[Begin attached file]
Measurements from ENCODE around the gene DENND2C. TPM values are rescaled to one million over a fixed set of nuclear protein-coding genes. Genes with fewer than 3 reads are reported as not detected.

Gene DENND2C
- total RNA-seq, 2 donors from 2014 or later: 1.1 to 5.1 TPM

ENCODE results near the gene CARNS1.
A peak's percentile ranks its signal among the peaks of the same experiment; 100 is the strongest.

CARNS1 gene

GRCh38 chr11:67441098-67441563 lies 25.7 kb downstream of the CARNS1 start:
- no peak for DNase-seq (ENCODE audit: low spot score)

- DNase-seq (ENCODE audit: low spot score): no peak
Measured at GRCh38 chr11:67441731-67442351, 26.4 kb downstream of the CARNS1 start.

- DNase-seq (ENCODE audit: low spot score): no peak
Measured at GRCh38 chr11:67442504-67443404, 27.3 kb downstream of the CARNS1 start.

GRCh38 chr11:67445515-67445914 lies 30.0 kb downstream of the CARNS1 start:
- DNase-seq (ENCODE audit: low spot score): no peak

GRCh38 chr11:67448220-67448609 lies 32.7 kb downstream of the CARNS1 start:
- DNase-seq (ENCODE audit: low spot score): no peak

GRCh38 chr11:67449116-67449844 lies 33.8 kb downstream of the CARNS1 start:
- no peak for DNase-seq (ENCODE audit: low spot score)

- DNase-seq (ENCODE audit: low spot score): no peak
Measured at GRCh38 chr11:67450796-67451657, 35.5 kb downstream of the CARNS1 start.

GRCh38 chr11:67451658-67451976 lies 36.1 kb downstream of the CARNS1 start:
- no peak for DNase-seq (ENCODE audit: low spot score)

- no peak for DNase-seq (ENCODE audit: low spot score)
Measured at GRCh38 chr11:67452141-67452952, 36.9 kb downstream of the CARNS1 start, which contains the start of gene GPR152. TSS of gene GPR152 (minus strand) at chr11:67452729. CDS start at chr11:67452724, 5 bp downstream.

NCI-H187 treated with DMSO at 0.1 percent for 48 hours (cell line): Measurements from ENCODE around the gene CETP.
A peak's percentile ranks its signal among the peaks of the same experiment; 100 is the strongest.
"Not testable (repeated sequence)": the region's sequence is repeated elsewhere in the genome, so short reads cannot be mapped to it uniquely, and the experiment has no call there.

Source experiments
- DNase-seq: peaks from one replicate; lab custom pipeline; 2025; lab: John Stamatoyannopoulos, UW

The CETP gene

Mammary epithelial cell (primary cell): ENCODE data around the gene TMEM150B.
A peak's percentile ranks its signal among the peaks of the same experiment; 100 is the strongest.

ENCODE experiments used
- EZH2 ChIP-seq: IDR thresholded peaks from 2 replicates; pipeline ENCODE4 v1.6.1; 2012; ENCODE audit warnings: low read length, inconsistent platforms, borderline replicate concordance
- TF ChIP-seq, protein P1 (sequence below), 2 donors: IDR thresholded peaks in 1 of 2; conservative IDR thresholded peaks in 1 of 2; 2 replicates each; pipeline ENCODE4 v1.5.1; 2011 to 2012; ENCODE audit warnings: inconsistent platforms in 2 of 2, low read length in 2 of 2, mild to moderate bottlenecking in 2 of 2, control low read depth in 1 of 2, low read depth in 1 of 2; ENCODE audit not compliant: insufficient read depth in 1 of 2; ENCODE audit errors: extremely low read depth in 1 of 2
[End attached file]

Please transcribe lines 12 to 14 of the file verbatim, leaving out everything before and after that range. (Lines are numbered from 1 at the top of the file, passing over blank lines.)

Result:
Measured at GRCh38 chr11:67442504-67443404, 27.3 kb downstream of the CARNS1 start.

GRCh38 chr11:67445515-67445914 lies 30.0 kb downstream of the CARNS1 start:
- DNase-seq (ENCODE audit: low spot score): no peak